Teenagers (from 13 to 19 years old) are typically at secondary school, in their early years of university or other post-school study or training, or in their first few years of paid work. The teenage years mark the transition from childhood to adulthood. Yet the term ‘teenager’ only originated in 1921 and came into New Zealand language in the 1950s. ‘Youth’ was a common term for young people in the late 19th and early 20th centuries. Those in their early teens were considered children until they left school, entered employment and became adults.
The adjective ‘teenage’ first appeared in written English in a Canadian newspaper in 1921, but was probably used in spoken language earlier. The noun ‘teen-ager’ first appeared in an American publication in 1941, and the hyphen was eventually dropped. The term only came into common use in New Zealand in the 1950s.
In the 21st century ‘teenager’ (or ‘teen’) was often used, perhaps as it defined a more specific age group than the terms ‘adolescent’ or ‘youth’. Older teenagers were also termed ‘youth’ or ‘young adults’.
Youth, school and work
It was not until the 20th century that some prosperous societies could afford to let most of their younger members have a childhood and adolescence of play, education and outdoor activity, largely free of work. In Māori society all iwi members worked and children were considered adults when they reached puberty. On farms, children of European settlers cleared bush, harvested crops and milked cows. Boys were unpaid labourers and girls helped with domestic chores and child-rearing.
While the Education Act 1877 made schooling free, secular and compulsory from the ages of seven to 13, it was not enforced. Many children and adolescents spent much of their time doing paid and unpaid work until the early 20th century. ‘Working age’ – the age of beginning full-time paid work – was around 12 in the late 1800s. Secondary schooling only became common in the early 20th century. The school leaving age was raised from 14 to 15 in 1944, and to 16 in 1993. Secondary school removed adolescents from the adult society of work and made them a distinct group.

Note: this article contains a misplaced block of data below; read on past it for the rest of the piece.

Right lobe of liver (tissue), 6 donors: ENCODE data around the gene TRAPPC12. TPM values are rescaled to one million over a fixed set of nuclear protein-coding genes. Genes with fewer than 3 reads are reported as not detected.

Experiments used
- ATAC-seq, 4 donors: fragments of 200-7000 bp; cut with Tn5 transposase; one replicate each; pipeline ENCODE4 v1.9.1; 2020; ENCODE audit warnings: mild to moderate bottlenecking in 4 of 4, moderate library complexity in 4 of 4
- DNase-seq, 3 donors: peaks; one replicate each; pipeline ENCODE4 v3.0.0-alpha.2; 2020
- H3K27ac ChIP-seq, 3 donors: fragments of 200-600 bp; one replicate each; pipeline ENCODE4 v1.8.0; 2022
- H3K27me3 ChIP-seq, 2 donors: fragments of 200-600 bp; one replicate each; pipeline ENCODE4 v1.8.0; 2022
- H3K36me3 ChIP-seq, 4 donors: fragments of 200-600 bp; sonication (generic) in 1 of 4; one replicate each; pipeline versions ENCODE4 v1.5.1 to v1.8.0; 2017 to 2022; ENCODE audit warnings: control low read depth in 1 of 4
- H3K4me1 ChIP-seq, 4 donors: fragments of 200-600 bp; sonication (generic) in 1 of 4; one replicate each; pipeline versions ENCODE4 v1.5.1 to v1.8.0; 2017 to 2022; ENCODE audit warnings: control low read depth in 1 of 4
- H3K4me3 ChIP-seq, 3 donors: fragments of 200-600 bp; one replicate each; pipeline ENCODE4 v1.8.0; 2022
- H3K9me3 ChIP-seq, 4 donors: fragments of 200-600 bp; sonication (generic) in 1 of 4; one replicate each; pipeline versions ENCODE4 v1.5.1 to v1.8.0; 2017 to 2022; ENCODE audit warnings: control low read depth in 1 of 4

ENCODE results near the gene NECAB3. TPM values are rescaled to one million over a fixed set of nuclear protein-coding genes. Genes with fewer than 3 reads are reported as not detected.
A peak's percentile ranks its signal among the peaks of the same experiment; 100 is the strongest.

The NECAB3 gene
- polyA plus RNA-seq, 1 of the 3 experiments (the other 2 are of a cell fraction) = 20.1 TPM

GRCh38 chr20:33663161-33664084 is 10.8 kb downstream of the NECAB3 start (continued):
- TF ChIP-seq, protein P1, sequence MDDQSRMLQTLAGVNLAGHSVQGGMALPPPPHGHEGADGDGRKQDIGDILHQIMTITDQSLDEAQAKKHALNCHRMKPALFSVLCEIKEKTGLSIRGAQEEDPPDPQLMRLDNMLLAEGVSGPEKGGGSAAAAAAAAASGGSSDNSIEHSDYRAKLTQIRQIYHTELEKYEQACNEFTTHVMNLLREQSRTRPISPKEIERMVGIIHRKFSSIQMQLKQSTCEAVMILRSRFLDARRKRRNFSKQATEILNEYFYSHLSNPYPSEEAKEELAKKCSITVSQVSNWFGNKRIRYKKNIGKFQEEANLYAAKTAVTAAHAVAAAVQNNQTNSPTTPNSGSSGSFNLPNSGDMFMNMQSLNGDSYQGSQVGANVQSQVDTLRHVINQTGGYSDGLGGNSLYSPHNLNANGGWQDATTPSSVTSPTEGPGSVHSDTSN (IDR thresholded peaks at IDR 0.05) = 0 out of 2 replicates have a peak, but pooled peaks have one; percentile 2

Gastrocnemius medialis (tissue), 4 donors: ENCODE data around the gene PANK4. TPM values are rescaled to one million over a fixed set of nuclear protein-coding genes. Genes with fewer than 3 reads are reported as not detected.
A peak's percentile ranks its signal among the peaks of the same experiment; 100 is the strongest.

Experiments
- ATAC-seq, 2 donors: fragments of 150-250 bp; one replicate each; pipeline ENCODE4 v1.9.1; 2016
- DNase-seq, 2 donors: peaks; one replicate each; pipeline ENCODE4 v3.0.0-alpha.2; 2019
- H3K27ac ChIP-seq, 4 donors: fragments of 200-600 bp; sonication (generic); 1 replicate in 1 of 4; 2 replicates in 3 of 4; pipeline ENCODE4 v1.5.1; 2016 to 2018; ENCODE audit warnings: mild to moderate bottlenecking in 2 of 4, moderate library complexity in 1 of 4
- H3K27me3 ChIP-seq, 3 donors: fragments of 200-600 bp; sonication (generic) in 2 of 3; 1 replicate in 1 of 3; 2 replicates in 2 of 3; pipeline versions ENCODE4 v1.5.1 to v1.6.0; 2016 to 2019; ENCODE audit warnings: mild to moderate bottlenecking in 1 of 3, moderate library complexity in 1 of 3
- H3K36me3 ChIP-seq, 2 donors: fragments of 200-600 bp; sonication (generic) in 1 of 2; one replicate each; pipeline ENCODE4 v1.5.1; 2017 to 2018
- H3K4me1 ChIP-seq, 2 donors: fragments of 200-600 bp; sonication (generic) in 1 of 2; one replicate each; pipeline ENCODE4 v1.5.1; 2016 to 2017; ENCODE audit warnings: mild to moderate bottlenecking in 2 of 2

Youth organisations and support services
European settlers brought ideas of guiding youth to be good future citizens. The Young Men’s Christian Association (YMCA) was established in New Zealand in 1855, followed by the Young Women’s Christian Association (YWCA) in 1878. Youth organisations such as these, and the Boy Scouts and Girl Guides, provided positive social and recreational opportunities for young people within a Christian tradition. In the early 1960s some of these groups formed the National Youth Council to act as a voice for young people. This disbanded in 1989, the same year that the Ministry of Youth Affairs was set up.
Once teenagers were defined as a distinct social group, support services grew to meet their needs. In 1977 the Department of Internal Affairs funded the first detached youth workers who worked out in the community. Youthline (established in 1970) offered counselling services by young people for young people, including a free phone helpline. The youth development sector organsiation Ara Taiohi was established in 2010 from the merger of the National Youth Workers Network Aotearoa and New Zealand Aotearoa Adolescent Health and Development.